Sue and I visited Paris recently and had a wonderful time (see a Mar 2011 blog post about my visit to the Musée Carnavalet.).
One thing that we found disconcerting was the prevalence of scam artists around the city. Unfortunately, although we took lots of pictures of the city, we failed to take any of these people.
The door blocking musicians
Our first experience with a scam artist was riding the train from the airport to the city center. At a stop after the airport, a young man, who from his complexion I assume to be North African, stepped on the train with a portable amplifier/synthesizer. He blocked the exit door of the train and began singing. When the train pulled to the next stop, he stopped singing and held a tip cup as people moved on or off the train. When the train started moving again, he started singing again. We saw musicians nearly every day while riding the Metro. Unlike the U.S. the musicians were always on the trains, never in the stations. Also, unlike the street musicians I see in the U.S., these people were uniformly untalented.
The school for the deaf
Our second experience occurred a few minutes later as we exited the airport train at Gare du Nord. It is a beautiful building. In front of the station are throngs of teenage girls, all of them deaf (or so they mime), and all of them with long dark hair and brown eyes. I presume they are also North African. They each have a clipboard with note, in English, asking for a donation for their school. They are very persistent, like flies at a picnic. We saw these deaf girls outside all the Metro stations nearest tourist sites and near the Eiffel Tower.
The found ring
Apparently, lots of men drop their gold wedding bands on the ground near museums in Paris. Luckily, there is always a nice gentleman who speaks broken English who will pick it up and ask you if it is yours. When you say “no”, he will ask if you want to buy it and then point to the 14K mark inside the band. Too bad the ring is made of brass. A version of this scam involving a woman is described here.
The woven bracelet
After walking past the hoard of deaf girls at the upper station for the Montmartre funicular , I started walking down the steps. On the way down, I encountered a group of young men who surround me. They are all black, possibly immigrants from West Africa. One of them places a string loop around my wrist and begins weaving it. I get bored with his spiel and move on. The weaver yells down the hill and a second group of young men surround me again and repeat the process. I’m intrigued, but am in a hurry and break away from them. Naturally, they are disappointed that I didn’t stick around to buy a souvenir of my visit to the Basilique du Sacré-Cœur.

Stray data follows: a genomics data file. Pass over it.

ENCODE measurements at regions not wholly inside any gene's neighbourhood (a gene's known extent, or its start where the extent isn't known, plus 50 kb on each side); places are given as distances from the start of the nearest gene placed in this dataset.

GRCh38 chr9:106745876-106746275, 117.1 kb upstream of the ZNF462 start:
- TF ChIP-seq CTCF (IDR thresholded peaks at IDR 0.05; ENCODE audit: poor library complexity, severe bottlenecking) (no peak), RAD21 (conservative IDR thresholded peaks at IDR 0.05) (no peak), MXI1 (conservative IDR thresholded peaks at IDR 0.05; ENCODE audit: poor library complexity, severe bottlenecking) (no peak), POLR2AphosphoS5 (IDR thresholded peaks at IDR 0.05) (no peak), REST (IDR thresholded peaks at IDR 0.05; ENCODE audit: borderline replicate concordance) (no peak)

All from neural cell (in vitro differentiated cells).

As you walk toward the Eiffel Tower, there are many people selling souvenirs and toys. There are some selling identical Eiffel Tower key chains (always 12 for 5 Euros) and Eiffel Tower replicas (in several sizes up to a foot tall). Others sell identical wind-up fuzzy dogs. And a final group sells wooden trains with carved letters that you can use to spell your name, or “P-A-R-I-S” or “E-I-F-F-E-L T-O-W-E-R.” Nearly all of the vendors were young men and appeared to be either black or North African.
What’s going on?
I thought it was odd that so many scam artists would use identical techniques. Here are a few ideas that popped into my head.
- These people are all copying each other because these particular scams have proven to be the money makers. You wouldn’t want to copy a scam that is inefficient.
- The prevalence of North African and West African immigrants in these scams indicates how hard it is for these people to find regular employment in the French economy. Discrimination forces immigrants and their descendants to live in the margins of society.
- The tolerance of the French police to these scammers, who prey on tourists and ply their trade in busy public places in broad daylight, indicates a tacit admission by the government that there are no other jobs for these people and to restrict their activities could lead to violent social unrest. Recall the riots in Clichy-sous-Bois and other banlieues in 2005.
- Some scams, like the musicians are probably independently operated. But others, like the sales of identical toys, and the soliciting for the deaf girl school, indicate that someone may be controlling access to the goods, the forms, and maybe even the prime street locations. These may be pyramid schemes in which the vendors are paying a cut to someone above. These street scam artists may be victimizing tourists. But they may be victims themselves.
- The girls with the clipboards ask you to complete the “donation” form because this is an easy way for the scam operator to ensure each girl reaches her quota and ensure she isn’t stealing any of the funds.